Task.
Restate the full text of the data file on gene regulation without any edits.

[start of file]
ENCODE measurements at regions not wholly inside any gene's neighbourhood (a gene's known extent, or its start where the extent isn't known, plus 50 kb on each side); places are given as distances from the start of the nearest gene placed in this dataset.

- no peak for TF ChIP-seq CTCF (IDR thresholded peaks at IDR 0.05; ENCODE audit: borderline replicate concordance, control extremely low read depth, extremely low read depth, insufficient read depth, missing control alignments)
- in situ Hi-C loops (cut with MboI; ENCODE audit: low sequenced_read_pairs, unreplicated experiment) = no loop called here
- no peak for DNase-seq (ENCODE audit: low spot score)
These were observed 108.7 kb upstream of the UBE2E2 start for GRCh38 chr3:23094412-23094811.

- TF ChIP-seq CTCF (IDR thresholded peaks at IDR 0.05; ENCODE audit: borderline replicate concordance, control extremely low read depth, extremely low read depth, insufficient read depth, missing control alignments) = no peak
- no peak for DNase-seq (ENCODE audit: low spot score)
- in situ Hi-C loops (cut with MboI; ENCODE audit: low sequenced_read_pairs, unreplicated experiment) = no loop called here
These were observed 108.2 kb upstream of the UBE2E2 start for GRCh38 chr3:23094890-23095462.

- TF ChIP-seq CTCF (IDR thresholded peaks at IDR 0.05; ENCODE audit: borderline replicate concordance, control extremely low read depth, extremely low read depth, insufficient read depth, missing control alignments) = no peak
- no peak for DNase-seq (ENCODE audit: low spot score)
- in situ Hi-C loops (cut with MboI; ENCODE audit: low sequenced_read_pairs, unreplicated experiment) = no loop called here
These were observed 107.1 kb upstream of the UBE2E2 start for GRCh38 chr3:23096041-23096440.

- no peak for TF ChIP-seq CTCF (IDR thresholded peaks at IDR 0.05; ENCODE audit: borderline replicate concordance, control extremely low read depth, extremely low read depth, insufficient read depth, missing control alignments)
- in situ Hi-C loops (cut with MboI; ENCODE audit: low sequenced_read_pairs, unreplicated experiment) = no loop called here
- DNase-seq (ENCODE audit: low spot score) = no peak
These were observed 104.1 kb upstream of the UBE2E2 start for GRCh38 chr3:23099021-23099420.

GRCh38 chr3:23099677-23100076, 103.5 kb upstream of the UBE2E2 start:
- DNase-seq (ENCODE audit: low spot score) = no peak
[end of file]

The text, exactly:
ENCODE measurements at regions not wholly inside any gene's neighbourhood (a gene's known extent, or its start where the extent isn't known, plus 50 kb on each side); places are given as distances from the start of the nearest gene placed in this dataset.

- no peak for TF ChIP-seq CTCF (IDR thresholded peaks at IDR 0.05; ENCODE audit: borderline replicate concordance, control extremely low read depth, extremely low read depth, insufficient read depth, missing control alignments)
- in situ Hi-C loops (cut with MboI; ENCODE audit: low sequenced_read_pairs, unreplicated experiment) = no loop called here
- no peak for DNase-seq (ENCODE audit: low spot score)
These were observed 108.7 kb upstream of the UBE2E2 start for GRCh38 chr3:23094412-23094811.

- TF ChIP-seq CTCF (IDR thresholded peaks at IDR 0.05; ENCODE audit: borderline replicate concordance, control extremely low read depth, extremely low read depth, insufficient read depth, missing control alignments) = no peak
- no peak for DNase-seq (ENCODE audit: low spot score)
- in situ Hi-C loops (cut with MboI; ENCODE audit: low sequenced_read_pairs, unreplicated experiment) = no loop called here
These were observed 108.2 kb upstream of the UBE2E2 start for GRCh38 chr3:23094890-23095462.

- TF ChIP-seq CTCF (IDR thresholded peaks at IDR 0.05; ENCODE audit: borderline replicate concordance, control extremely low read depth, extremely low read depth, insufficient read depth, missing control alignments) = no peak
- no peak for DNase-seq (ENCODE audit: low spot score)
- in situ Hi-C loops (cut with MboI; ENCODE audit: low sequenced_read_pairs, unreplicated experiment) = no loop called here
These were observed 107.1 kb upstream of the UBE2E2 start for GRCh38 chr3:23096041-23096440.

- no peak for TF ChIP-seq CTCF (IDR thresholded peaks at IDR 0.05; ENCODE audit: borderline replicate concordance, control extremely low read depth, extremely low read depth, insufficient read depth, missing control alignments)
- in situ Hi-C loops (cut with MboI; ENCODE audit: low sequenced_read_pairs, unreplicated experiment) = no loop called here
- DNase-seq (ENCODE audit: low spot score) = no peak
These were observed 104.1 kb upstream of the UBE2E2 start for GRCh38 chr3:23099021-23099420.

GRCh38 chr3:23099677-23100076, 103.5 kb upstream of the UBE2E2 start:
- DNase-seq (ENCODE audit: low spot score) = no peak